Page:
Chapter Twenty-seven: The Story of Kondō the Younger
(Trans. from Taiwan nichinichi shinpō February 9, 1931)
The foregoing comprises, in the main, Kondō's activities in the Wushe area. Now we shall embark upon the story of his younger brother, [Kondō] Gisaburō. When the Wushe Uprising broke out, a report was submitted the Minister of Colonial Affairs on the issue of banpu kankei [Liaisons with Aborigine Women]. In this report, it was written that Gisaburō abandoned his wife, the younger sister of Mona Ludao, creating another cause for the Aborigines to harbor a grudge against the Japanese. An even more dreadful rumor surfaced to the effect that Gisaburō was implicated in the uprising. Kondō deplored these rumors about his brother, and came to this writer with the sole intent of rectifying these mistakes to set the record straight. Even now, it is not known whether Gisaburō is dead or alive. The reason this story is being made public is because of Kondō's wish to have the truth known.
Damnable Kirigaseki! That parcel of land was supposed be sold to Kondō for helping to build the guardline in order to provide security for him and his family in the times ahead! This was the land he chose when he promised the Aborigines he would live closer to them forever! This was the land he had already received permission to use by giving an ox and seventy trade-good items to the Palan-village Aborigines! This land, however, did not seem like it would be sold to him, no matter how long he waited. He applied in April of 1909. Since then, he waited year after year for his time to come. Nevertheless, Meiji became Taishō without any resolution. Nantou prefect Nose, the man responsible for enforcing the agreement, showed concern, but was transferred to Taidong prefecture and left. Moreover, Ōtsu [Rinpei] had returned to Japan, and the world just kept turning. Kondō was getting on in years; besides, he was the type of person who would move on to the next thing once he thought a situation was beyond repair. Gisaburō, on the other hand, was a youth in his twenties and still not wise to the ways of the world. He was apparently a frank and guileless man who could not stand to let sleeping dogs lie.
Subsequently, the prefecture head changed a couple of times since Mr. Nose had transferred. It was 1916. Eight years had passed since the land deal was proposed. At this time, Gisaburō was a police sergeant at the Wushe branch station. He noted, not without irony, that the land around Kirigaseki was being sold off to the brother of the Wushe sub-prefect. Gisaburō was incensed. He submitted a letter of resignation and took his case to Mr. Eguchi [Ryōsaburō] in Taibei, who was head of the Aborigine Affairs Section. Mr. Eguchi explained that the land permit had been issued so there was nothing more he could do about it. To conciliate Gisaburō, Eguchi suggested that he be transferred to a post in Hualien Harbor. Thus, Gisaburō was transferred while maintaining his rank. He then went to Mahebo and received permission from Mona Ludao to bring Mona's younger sister, Gisaburō's wife Tewasu, to Hualien Harbor. Therefore, it is certainly not the case that Gisaburō abandoned his wife in Wushe.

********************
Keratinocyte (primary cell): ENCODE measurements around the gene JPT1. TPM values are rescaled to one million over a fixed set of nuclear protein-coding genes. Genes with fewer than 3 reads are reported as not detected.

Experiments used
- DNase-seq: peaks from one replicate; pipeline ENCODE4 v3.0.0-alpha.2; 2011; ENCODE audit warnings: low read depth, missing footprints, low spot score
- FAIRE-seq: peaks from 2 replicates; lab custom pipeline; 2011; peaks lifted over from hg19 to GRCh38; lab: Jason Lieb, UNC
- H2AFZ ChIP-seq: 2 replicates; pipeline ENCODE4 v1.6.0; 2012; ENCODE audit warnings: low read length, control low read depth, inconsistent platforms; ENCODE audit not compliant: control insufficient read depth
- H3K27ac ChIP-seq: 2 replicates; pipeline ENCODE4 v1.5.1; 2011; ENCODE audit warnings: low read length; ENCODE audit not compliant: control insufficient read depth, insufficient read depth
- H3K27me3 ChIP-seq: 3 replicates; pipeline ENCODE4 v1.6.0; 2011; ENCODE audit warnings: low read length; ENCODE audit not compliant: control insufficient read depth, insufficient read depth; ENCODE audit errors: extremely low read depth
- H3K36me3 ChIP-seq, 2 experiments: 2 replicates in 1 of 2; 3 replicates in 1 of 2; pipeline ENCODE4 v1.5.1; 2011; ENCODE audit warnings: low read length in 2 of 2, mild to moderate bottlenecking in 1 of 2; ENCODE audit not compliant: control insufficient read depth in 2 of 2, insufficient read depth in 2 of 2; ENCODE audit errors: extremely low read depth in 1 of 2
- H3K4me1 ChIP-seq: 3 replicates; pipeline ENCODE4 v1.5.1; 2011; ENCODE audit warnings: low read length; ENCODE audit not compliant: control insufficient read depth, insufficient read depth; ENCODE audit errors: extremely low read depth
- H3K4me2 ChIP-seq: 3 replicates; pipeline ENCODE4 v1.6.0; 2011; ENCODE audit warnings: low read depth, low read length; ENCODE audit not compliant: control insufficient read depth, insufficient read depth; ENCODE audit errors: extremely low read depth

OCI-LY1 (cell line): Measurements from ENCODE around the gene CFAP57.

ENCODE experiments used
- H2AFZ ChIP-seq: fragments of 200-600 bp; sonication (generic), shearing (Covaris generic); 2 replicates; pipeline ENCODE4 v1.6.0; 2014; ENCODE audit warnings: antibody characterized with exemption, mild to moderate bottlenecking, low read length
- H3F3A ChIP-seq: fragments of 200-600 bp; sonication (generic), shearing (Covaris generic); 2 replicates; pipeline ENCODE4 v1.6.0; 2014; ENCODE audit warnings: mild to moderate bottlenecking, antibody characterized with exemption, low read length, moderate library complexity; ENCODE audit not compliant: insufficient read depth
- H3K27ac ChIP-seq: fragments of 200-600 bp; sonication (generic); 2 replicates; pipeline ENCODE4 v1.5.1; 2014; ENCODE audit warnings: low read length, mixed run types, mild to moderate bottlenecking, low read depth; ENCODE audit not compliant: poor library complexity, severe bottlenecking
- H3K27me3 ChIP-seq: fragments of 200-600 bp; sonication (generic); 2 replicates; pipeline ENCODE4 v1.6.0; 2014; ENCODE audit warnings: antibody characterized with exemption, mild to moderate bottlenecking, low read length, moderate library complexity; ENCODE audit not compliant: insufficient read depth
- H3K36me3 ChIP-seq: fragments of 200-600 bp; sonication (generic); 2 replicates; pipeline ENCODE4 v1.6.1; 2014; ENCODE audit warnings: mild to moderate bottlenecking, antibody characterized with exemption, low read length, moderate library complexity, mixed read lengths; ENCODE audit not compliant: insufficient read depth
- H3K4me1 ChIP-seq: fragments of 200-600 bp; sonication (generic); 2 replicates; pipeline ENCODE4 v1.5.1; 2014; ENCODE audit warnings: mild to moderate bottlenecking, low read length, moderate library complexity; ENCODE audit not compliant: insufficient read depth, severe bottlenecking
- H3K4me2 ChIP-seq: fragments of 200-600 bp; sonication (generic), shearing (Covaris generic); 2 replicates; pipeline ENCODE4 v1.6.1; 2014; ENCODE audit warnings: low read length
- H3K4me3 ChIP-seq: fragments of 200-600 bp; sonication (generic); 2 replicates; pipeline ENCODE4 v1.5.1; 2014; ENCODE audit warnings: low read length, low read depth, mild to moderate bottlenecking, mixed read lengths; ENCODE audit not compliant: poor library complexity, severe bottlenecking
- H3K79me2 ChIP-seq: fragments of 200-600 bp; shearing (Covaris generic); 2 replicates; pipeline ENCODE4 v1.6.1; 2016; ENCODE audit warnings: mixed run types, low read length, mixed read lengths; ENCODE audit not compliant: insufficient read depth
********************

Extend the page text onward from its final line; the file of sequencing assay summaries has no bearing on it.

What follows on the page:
He went to Hualien Harbor. However, he did not enjoy it there very much and was overcome by gloom. In December, 1916, he was again transferred to Yuli (Mt. Jade) to work at the Tatsukai Aborigine Affairs dispatch station. When he and his wife Tewasu arrived, there was no place for them to lodge. Angered at this cold treatment, Gisaburō decided that this was not the place for him; he returned to Shuiwei (today's Ruisui) and spent the night. The following day, he went to an acquaintance in Hualien Harbor and tendered his resignation again. Now Gisaburō is missing, so we have no way to know, except based on the testimony of the banpu Tewasu, why Gisaburō remained in Hualien from August to December, or why he had such a bad time of it. To this day, even his elder brother Katsusaburō does not know. In any event, the story has come down as follows: That night [of his second letter of resignation,] Gisaburō took Tewasu to the shore of Hualien Harbor. The sea was rough and the ocean spray crashed over the bank. There, Gisaburō told Tewasu he would commit suicide; he asked Tewasu to join him. Tewasu little knew that this evening would produce the sad memory of their parting for life. She tried to calm Gisaburō down and get him to return to Puli. Here, on this rugged rocky beach on the eastern seaboard, one can see the Pacific Ocean. To this day the restless white waves pound the shore. Had the [battered beach] become enchanted to provide a setting for these two alone?